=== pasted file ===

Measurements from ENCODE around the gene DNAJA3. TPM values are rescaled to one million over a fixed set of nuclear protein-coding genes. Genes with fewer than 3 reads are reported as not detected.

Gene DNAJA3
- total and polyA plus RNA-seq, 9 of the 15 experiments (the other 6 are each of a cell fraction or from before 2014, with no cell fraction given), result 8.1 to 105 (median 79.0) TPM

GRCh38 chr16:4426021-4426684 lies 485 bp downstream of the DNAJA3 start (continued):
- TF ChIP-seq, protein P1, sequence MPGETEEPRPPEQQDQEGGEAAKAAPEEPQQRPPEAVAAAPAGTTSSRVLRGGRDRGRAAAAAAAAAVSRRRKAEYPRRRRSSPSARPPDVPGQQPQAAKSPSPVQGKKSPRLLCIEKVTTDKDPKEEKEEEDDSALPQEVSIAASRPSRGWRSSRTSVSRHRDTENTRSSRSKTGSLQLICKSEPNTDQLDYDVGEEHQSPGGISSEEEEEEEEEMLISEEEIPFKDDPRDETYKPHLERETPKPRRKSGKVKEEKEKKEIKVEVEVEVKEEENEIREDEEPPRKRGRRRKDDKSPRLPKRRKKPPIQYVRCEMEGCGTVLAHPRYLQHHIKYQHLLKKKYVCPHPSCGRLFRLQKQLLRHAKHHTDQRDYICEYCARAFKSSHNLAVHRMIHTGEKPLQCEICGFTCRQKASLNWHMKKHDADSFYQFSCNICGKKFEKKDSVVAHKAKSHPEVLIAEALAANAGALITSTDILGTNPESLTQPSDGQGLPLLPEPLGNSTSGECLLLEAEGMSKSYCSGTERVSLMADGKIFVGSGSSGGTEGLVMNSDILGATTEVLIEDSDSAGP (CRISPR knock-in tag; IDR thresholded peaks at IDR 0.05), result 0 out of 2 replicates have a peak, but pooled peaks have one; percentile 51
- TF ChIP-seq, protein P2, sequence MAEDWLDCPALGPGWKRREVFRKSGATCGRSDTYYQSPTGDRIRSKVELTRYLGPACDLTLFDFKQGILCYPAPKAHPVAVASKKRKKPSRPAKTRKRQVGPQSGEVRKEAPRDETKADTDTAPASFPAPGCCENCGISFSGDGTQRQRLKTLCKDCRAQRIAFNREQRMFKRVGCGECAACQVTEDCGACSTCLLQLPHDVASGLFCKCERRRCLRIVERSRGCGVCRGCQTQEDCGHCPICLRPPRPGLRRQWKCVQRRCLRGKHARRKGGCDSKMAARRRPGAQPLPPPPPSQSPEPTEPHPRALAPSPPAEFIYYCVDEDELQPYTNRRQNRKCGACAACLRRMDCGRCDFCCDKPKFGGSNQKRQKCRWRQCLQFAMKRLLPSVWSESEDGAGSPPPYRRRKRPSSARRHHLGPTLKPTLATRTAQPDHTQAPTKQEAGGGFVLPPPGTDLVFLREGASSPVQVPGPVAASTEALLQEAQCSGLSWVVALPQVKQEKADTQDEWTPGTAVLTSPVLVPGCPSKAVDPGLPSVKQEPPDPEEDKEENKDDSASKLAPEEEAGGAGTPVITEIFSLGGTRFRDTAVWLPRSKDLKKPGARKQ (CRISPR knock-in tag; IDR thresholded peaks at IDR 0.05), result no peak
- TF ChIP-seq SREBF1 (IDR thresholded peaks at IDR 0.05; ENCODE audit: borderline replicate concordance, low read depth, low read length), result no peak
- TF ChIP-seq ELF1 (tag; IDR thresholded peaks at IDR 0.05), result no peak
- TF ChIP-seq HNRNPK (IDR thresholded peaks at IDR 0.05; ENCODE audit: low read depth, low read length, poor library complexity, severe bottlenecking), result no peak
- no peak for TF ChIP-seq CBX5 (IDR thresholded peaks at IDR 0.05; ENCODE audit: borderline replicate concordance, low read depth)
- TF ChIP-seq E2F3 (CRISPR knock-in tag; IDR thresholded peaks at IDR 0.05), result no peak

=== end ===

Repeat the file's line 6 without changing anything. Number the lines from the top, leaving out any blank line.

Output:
- TF ChIP-seq, protein P2, sequence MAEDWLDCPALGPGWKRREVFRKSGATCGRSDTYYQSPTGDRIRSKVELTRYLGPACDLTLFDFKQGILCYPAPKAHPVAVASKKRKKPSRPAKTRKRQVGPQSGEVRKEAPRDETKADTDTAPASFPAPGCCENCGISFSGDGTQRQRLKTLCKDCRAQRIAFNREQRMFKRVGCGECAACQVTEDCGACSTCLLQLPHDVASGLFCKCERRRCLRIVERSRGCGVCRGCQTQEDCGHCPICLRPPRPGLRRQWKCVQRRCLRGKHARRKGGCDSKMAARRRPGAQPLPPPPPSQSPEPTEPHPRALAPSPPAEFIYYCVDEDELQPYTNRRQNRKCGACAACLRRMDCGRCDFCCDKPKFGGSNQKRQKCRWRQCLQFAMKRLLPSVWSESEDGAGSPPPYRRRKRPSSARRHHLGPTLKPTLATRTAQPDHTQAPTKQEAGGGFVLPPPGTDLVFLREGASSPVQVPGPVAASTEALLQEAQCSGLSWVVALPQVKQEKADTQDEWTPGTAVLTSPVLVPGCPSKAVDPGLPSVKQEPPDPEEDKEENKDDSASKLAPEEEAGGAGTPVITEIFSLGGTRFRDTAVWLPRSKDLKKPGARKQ (CRISPR knock-in tag; IDR thresholded peaks at IDR 0.05), result no peak